The past couple (few) (several) years have been, excitingly and exhaustively, very full of professional commitments and opportunities for me. I have been very lucky and have worked very hard and am overall proud of what I’ve accomplished. I have also been very tired, and have been very stressed.
More recently, my not-so-new job as a supervisor has proven to draw on my energies in different ways than my previous jobs and that means I need in turn to arrange my commitments in different ways. So, over the last couple of years, for the first time in my career, I have been turning down more outside-of-work professional projects than I’ve been accepting. And there are so many amazing librarians with so many amazing ideas and there is so much work to be done…and I learn by doing and I like working with great people and I enjoy being busy…well, frankly, this has been a difficult transition for me.
However, two years into my saying-no process, I can also say that it’s been completely worthwhile, and I’m starting to feel more balanced and less stressed than I have for a long time. I’ve also thought a lot about saying no, and so here are some of the things I’ve learned.
It Gets Easier
I know how grateful I am when someone says yes to my request for help, and it feels so good to pay that forward and help someone else. It’s hard to say no because everyone is working hard and I don’t want to let anyone down! And I’m a little afraid of how they will feel! But every time I know I should write that email & don’t want to, I remember the last time I did and that no one wrote me a crappy email back. They may be disappointed, yes, but no one has ever been unreasonable or angry. Remembering that I’m working with professionals who understand what managing commitments entails makes it easier to hit send each time. And the more I do say no, the more my schedule is actually doable, and I remember how much I like doable, which gives me more motivation to maintain a sustainable schedule.
It Doesn’t Get Easier
There’s certainly the relief of not taking something on, when I know I am booked solid. But there’s also regret at not getting to do something cool. And then that something comes around and gets advertised (a workshop, a conference, a blog tour, whatever) and I remember I could have said yes and been a part of it and I go through the regret all over again, and I’m not going to lie, that hasn’t gotten easier. Or I’ll say no and then 4 months later I’m talking to a friend and all of a sudden I realize the cool thing they’re telling me about that they got to do is the something I said no to and it sounds just as fun as I knew it was going to be when I said no. I say yes to things because I LIKE doing things, and when I see them go by without me I do feel a little sad.
Your No Is Your Yes
Yet every time I say no to something, I am saying yes to something I AM ALREADY DOING. I am making sure I continue to have enough time to devote to projects I have already made commitments to. Remembering this is probably one of the best strategies I’ve learned for dealing with the regret of letting opportunities go. I love how it reframes a negative thought into a positive.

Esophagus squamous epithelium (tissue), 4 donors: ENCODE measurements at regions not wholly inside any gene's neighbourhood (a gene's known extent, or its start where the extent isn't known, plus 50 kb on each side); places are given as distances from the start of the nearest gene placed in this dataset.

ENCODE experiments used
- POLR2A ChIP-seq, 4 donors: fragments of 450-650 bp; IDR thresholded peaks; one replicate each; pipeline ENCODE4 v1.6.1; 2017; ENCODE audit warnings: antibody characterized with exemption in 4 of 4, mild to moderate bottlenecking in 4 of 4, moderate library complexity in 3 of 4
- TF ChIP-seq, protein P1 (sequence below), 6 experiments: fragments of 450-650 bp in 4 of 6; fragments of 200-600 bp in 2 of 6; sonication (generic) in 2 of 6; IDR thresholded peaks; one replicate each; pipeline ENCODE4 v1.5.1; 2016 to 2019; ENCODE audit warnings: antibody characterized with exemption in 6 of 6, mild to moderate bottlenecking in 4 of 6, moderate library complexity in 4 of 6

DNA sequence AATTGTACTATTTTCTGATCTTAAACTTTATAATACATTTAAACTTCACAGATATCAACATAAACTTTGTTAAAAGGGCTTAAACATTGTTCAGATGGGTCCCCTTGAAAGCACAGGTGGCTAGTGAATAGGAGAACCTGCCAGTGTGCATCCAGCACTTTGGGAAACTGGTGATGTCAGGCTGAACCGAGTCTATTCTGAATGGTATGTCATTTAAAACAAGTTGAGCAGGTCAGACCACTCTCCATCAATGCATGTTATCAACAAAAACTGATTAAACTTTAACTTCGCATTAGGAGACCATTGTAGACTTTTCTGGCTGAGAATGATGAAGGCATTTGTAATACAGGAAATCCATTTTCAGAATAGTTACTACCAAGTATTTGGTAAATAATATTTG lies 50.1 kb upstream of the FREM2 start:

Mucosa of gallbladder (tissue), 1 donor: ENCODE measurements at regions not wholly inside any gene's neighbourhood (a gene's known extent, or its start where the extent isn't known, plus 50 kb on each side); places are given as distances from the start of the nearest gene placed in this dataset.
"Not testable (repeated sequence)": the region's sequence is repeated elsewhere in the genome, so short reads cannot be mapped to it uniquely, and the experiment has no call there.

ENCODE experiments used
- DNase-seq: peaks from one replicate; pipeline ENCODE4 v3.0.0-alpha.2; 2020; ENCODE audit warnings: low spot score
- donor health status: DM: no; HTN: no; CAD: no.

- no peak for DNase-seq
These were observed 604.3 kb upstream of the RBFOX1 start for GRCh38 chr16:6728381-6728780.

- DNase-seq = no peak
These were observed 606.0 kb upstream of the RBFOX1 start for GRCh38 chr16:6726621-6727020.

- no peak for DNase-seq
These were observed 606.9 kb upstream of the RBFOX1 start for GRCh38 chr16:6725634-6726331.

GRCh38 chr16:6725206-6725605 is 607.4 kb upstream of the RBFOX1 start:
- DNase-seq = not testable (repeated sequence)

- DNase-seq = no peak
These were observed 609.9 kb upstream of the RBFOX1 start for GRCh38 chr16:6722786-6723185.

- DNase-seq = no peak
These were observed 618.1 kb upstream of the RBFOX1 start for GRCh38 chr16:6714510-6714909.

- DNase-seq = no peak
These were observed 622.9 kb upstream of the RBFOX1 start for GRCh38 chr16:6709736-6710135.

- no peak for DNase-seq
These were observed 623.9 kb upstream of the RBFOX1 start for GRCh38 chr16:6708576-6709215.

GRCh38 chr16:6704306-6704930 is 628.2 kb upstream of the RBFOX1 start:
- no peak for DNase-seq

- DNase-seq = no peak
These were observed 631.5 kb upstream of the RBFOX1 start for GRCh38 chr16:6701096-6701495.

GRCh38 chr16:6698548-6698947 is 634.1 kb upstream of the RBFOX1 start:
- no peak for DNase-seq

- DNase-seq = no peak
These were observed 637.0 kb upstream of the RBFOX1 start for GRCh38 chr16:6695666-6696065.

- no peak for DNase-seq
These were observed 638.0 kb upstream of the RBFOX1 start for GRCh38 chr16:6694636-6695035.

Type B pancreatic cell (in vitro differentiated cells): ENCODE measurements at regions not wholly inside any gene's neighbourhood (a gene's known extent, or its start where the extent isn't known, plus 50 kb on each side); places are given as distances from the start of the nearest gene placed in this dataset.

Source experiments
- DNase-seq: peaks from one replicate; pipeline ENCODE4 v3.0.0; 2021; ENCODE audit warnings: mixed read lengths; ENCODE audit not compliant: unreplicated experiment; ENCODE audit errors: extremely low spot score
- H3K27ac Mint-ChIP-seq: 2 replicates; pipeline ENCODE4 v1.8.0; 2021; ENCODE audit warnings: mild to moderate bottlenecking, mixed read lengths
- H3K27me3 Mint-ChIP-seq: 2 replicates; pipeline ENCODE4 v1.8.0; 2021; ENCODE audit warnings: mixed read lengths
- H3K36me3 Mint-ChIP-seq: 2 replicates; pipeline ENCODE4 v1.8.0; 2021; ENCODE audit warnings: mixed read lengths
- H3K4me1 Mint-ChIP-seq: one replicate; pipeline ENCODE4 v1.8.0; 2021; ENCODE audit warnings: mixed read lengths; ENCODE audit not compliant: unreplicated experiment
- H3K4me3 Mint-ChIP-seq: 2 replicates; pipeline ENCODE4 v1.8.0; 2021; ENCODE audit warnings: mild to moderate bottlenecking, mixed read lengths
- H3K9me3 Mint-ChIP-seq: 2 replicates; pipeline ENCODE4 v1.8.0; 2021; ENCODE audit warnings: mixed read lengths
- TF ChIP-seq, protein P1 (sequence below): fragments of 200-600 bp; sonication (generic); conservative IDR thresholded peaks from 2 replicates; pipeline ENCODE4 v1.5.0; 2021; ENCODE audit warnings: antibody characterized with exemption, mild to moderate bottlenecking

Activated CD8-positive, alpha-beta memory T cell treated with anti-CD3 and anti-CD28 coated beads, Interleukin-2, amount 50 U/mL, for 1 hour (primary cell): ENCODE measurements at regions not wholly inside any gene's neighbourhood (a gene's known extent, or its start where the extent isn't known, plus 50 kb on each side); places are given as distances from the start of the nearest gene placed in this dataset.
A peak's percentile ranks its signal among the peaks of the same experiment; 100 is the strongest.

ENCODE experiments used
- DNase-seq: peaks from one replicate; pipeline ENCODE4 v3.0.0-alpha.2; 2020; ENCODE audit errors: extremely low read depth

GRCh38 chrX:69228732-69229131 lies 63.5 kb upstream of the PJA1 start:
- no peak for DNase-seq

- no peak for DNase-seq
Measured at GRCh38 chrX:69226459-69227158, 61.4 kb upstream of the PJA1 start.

Your No Is Someone Else’s Yes
When I say no it means someone else is going to get to say yes. How cool is that? I know I’ve gotten my share of invitations because someone has said no, but THEN said, “But you know who would be good is…” and then has named me along with a few others. When you want to start saying no, make a list of who else you can recommend. Ask colleagues in advance if they’d like to be recommended, and for what types of opportunities. Think of colleagues with less experience for whom you can give the same kind of boost that perhaps one of your mentors had given you. I have a running list like this now, and it takes the sting out of turning something down when I can immediately say, “I can’t take this on right now but you know who would be good?”
It Takes Time
For me saying no was less like declaring bankruptcy and more like making snowball debt payments. I didn’t quit everything I had going on at once; I started saying no to new things and looking for ways to reduce my level of responsibility in current projects. And it took me probably 12-18 months to really start to see the effects on my calendar & peace of mind and almost 2 years to come down finally to my goal level. This was a long process for me and it FELT like a long process. If you are ready to start saying no, make some lists and plan some exit strategies so your expectations are realistic.
It Doesn’t Take Time
I am a big planner and when I realized I had shifted from “busy” to “overwhelmed,” part of me felt like I needed a plan for saying no before I could start saying no. Well, I didn’t, I just needed to say no to that Next Thing. And then the Next Thing After That. As the nos piled up and my time started to free up, then I was able to think a little more systematically about my next steps & next goals, and be a little more strategic about my nos and my yesses.
I have more to say about saying no! Watch for two more posts, about different types of no, and knowing when to say no.
In the meantime, what do you know about saying no?